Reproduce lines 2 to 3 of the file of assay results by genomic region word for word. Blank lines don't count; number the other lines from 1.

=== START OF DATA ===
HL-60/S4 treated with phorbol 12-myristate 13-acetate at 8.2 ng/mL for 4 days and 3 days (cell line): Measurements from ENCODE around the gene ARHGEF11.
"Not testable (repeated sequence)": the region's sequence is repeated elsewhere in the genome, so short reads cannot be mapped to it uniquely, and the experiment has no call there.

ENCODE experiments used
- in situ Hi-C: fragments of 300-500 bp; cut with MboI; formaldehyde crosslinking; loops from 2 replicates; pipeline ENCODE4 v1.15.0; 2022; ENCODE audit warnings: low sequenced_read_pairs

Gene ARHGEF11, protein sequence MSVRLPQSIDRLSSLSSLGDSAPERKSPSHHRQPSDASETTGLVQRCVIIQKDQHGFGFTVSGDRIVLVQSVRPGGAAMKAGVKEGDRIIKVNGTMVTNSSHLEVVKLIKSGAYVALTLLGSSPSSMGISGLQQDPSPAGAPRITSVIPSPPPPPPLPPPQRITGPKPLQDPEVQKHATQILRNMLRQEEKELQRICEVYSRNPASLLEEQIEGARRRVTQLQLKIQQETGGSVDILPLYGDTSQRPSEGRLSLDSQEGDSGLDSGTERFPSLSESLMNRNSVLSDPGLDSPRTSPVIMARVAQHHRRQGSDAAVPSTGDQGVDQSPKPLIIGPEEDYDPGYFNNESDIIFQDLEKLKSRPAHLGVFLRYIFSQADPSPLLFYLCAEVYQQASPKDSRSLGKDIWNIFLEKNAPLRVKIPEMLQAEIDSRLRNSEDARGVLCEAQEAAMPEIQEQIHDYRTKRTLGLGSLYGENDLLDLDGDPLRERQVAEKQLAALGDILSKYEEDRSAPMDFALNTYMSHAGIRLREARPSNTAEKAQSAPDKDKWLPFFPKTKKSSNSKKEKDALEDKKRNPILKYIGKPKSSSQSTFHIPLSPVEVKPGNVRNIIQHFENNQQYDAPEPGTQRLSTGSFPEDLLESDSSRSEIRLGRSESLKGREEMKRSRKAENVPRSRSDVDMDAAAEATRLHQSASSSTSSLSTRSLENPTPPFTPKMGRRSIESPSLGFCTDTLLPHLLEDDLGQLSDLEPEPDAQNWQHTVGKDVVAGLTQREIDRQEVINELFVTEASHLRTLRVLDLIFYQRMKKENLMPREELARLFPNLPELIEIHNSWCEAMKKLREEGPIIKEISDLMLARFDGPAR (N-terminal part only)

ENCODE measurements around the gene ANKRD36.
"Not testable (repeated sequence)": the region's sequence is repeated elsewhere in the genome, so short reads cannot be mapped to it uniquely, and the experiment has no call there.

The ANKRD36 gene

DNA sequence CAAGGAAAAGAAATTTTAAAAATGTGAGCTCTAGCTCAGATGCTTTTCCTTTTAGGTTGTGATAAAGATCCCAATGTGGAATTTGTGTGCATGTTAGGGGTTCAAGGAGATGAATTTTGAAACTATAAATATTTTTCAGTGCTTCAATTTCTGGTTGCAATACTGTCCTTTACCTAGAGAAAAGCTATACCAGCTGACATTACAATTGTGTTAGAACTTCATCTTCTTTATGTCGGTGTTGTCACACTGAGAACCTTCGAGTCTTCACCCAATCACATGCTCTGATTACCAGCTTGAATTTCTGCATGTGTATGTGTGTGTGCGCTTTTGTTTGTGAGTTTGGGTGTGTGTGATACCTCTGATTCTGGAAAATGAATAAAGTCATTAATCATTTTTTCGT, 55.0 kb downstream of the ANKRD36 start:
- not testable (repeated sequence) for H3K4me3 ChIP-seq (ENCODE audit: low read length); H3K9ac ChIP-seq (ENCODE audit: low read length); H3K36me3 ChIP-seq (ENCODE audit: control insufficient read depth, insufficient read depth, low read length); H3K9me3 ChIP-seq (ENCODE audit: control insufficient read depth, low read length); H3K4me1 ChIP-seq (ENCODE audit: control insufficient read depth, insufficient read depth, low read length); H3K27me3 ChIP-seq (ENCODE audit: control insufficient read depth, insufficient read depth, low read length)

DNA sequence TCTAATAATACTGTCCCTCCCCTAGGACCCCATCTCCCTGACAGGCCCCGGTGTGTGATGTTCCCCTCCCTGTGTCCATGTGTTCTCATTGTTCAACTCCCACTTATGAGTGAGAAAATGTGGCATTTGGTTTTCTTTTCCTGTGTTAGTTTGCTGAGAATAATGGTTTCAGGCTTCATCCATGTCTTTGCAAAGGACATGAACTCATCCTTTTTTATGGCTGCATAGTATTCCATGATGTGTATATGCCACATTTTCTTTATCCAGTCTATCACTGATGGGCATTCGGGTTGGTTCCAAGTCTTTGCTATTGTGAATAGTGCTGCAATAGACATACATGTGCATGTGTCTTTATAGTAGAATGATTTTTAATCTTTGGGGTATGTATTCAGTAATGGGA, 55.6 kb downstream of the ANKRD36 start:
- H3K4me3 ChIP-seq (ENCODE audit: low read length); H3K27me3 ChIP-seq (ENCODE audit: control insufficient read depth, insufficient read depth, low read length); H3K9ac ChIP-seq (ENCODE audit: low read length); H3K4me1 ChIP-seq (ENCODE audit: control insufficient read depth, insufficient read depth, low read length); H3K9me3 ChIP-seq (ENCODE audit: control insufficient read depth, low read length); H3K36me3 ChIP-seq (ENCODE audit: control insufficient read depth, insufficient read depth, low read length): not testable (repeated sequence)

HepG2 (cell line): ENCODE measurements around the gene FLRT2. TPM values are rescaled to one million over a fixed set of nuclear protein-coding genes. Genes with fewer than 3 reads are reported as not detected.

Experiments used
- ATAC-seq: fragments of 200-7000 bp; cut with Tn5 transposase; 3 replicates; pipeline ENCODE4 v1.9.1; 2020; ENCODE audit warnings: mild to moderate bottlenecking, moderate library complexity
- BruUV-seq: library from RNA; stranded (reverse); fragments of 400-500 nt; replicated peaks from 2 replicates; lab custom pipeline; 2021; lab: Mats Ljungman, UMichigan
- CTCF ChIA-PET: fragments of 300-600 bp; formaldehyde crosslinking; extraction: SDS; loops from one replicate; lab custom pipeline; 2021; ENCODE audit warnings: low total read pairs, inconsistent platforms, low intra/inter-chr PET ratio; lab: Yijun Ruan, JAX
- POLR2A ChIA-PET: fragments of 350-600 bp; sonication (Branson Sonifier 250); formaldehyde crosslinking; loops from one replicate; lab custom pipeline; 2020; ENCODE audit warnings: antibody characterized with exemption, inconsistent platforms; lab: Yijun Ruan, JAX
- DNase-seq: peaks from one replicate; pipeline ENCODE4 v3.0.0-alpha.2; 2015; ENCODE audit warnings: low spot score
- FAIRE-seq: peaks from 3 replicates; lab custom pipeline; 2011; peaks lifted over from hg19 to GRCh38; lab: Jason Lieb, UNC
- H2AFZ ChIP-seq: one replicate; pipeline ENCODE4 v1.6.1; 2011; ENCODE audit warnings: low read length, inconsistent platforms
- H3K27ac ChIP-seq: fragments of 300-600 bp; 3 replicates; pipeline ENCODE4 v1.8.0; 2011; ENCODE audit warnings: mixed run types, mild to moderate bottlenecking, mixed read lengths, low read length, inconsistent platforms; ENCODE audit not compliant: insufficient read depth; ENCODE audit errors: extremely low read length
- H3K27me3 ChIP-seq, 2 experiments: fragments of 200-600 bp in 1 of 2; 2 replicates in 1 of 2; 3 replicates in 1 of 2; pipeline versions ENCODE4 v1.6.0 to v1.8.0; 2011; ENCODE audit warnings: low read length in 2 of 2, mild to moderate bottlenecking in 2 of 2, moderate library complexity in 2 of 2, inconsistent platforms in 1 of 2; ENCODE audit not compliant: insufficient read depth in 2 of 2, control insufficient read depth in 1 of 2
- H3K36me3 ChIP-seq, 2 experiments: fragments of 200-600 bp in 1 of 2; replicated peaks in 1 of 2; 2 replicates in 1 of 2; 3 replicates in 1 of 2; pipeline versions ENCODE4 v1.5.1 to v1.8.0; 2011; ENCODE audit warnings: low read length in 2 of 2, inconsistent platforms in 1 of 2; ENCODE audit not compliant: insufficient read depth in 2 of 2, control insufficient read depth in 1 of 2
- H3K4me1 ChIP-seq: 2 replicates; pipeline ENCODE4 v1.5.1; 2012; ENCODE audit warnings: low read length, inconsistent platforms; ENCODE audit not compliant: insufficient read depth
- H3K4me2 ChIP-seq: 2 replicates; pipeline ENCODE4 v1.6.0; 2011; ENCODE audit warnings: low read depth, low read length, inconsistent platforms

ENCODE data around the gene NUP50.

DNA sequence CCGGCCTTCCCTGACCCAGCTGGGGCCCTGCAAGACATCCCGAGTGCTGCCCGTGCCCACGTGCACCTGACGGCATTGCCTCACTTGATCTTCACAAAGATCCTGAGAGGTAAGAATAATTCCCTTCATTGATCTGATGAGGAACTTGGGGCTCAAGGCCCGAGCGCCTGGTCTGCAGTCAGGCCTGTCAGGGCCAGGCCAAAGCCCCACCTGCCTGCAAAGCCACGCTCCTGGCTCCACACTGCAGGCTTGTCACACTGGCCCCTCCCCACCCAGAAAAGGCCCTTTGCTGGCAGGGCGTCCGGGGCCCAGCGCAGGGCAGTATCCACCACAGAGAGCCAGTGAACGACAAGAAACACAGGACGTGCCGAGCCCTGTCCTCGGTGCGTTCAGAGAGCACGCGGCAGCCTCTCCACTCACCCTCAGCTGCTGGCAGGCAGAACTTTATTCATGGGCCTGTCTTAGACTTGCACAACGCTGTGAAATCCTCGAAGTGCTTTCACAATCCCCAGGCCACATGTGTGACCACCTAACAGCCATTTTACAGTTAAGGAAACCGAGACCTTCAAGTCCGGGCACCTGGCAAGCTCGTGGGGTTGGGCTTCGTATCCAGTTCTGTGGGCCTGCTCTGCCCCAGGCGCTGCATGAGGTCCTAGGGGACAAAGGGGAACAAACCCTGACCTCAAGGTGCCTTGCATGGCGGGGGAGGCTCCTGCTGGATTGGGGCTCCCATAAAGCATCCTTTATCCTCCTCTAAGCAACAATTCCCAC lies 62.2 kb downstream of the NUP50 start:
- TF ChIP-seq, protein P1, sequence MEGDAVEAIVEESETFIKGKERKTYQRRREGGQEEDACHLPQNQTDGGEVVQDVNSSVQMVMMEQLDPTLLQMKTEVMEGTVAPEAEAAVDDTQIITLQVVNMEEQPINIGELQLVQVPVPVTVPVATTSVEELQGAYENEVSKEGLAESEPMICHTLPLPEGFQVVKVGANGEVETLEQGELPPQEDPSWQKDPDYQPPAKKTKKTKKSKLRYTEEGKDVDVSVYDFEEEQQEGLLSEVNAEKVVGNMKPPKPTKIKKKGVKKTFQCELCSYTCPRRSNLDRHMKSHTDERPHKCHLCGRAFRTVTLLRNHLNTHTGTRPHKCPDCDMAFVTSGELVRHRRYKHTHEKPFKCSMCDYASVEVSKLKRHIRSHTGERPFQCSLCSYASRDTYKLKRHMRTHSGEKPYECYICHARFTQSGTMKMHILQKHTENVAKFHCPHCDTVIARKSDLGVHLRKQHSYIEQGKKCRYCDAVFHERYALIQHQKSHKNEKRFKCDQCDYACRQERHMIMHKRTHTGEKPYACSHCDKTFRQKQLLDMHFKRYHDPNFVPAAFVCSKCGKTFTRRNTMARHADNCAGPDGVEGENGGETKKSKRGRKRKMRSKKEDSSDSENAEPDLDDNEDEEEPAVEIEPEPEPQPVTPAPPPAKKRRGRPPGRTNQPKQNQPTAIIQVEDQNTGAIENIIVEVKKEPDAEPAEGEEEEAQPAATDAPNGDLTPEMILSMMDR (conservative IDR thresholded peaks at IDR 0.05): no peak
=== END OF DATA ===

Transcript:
"Not testable (repeated sequence)": the region's sequence is repeated elsewhere in the genome, so short reads cannot be mapped to it uniquely, and the experiment has no call there.

ENCODE experiments used